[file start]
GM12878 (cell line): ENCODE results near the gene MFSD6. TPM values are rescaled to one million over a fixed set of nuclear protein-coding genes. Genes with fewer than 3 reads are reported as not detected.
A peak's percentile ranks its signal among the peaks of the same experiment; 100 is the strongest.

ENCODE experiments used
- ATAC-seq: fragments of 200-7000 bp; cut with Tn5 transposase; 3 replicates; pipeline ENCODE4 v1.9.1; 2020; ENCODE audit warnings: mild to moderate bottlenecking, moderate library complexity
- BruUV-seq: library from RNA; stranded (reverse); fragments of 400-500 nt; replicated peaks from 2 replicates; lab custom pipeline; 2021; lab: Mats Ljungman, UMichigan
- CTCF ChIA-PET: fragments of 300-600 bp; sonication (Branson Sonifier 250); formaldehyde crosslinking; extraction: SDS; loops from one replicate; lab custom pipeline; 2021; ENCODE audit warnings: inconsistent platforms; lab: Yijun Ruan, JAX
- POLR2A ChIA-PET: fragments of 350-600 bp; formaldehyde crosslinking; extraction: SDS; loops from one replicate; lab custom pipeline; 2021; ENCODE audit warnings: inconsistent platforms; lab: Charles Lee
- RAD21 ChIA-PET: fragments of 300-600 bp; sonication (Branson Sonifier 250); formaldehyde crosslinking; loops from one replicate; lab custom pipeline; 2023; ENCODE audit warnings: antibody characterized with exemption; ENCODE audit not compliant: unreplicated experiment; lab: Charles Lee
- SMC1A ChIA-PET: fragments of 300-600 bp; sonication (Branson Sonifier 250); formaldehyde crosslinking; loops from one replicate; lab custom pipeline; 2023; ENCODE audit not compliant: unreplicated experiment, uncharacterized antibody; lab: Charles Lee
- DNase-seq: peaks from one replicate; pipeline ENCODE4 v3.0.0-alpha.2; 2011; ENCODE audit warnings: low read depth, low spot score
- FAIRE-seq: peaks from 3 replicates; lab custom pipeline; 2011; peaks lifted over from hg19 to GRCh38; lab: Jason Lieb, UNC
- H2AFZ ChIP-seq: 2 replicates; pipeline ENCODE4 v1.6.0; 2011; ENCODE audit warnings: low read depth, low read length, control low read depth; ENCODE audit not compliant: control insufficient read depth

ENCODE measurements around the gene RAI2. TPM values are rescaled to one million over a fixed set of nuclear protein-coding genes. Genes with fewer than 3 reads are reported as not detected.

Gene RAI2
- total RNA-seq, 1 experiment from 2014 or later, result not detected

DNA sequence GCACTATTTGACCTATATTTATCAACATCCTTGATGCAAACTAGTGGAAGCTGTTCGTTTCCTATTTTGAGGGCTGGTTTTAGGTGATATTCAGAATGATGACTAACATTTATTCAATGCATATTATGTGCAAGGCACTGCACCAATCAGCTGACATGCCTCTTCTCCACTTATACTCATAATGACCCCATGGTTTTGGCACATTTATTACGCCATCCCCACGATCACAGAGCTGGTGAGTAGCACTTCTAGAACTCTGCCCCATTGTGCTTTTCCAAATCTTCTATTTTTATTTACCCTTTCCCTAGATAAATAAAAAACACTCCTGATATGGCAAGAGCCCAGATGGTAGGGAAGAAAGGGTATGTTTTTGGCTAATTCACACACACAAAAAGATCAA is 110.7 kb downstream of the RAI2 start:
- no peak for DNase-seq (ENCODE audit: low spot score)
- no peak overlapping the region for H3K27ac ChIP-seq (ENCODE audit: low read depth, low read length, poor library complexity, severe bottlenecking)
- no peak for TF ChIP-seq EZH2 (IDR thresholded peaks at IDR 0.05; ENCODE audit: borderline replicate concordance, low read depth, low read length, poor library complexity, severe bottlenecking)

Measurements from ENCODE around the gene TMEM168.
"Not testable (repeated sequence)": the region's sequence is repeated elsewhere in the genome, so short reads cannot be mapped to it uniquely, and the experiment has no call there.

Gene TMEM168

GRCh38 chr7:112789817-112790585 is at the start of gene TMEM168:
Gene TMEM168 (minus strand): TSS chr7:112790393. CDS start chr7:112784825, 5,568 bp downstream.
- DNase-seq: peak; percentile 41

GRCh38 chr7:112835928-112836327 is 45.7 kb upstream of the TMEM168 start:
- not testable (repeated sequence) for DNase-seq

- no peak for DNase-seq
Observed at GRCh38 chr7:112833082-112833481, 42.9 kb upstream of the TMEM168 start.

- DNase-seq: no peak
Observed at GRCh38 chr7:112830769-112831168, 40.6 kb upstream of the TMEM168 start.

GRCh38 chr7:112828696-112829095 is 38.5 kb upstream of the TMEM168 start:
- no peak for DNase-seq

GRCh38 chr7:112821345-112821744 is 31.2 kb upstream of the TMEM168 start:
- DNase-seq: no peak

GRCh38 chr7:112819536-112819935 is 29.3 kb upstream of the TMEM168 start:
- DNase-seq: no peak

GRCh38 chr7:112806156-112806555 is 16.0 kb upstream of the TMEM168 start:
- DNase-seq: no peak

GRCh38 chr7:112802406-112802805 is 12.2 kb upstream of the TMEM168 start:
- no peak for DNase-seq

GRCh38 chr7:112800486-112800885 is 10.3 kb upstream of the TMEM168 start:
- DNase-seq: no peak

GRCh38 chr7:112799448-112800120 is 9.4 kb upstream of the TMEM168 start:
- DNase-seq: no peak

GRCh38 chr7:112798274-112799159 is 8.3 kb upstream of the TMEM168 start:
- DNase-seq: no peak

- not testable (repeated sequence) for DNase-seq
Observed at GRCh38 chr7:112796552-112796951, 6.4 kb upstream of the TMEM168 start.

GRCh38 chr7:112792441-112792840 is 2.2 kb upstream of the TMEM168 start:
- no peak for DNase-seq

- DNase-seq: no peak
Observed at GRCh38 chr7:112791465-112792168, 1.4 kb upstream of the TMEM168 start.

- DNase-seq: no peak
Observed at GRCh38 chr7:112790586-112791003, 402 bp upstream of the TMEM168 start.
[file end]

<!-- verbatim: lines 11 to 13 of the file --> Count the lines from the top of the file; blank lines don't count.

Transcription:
- FAIRE-seq: peaks from 3 replicates; lab custom pipeline; 2011; peaks lifted over from hg19 to GRCh38; lab: Jason Lieb, UNC
- H2AFZ ChIP-seq: 2 replicates; pipeline ENCODE4 v1.6.0; 2011; ENCODE audit warnings: low read depth, low read length, control low read depth; ENCODE audit not compliant: control insufficient read depth

ENCODE measurements around the gene RAI2. TPM values are rescaled to one million over a fixed set of nuclear protein-coding genes. Genes with fewer than 3 reads are reported as not detected.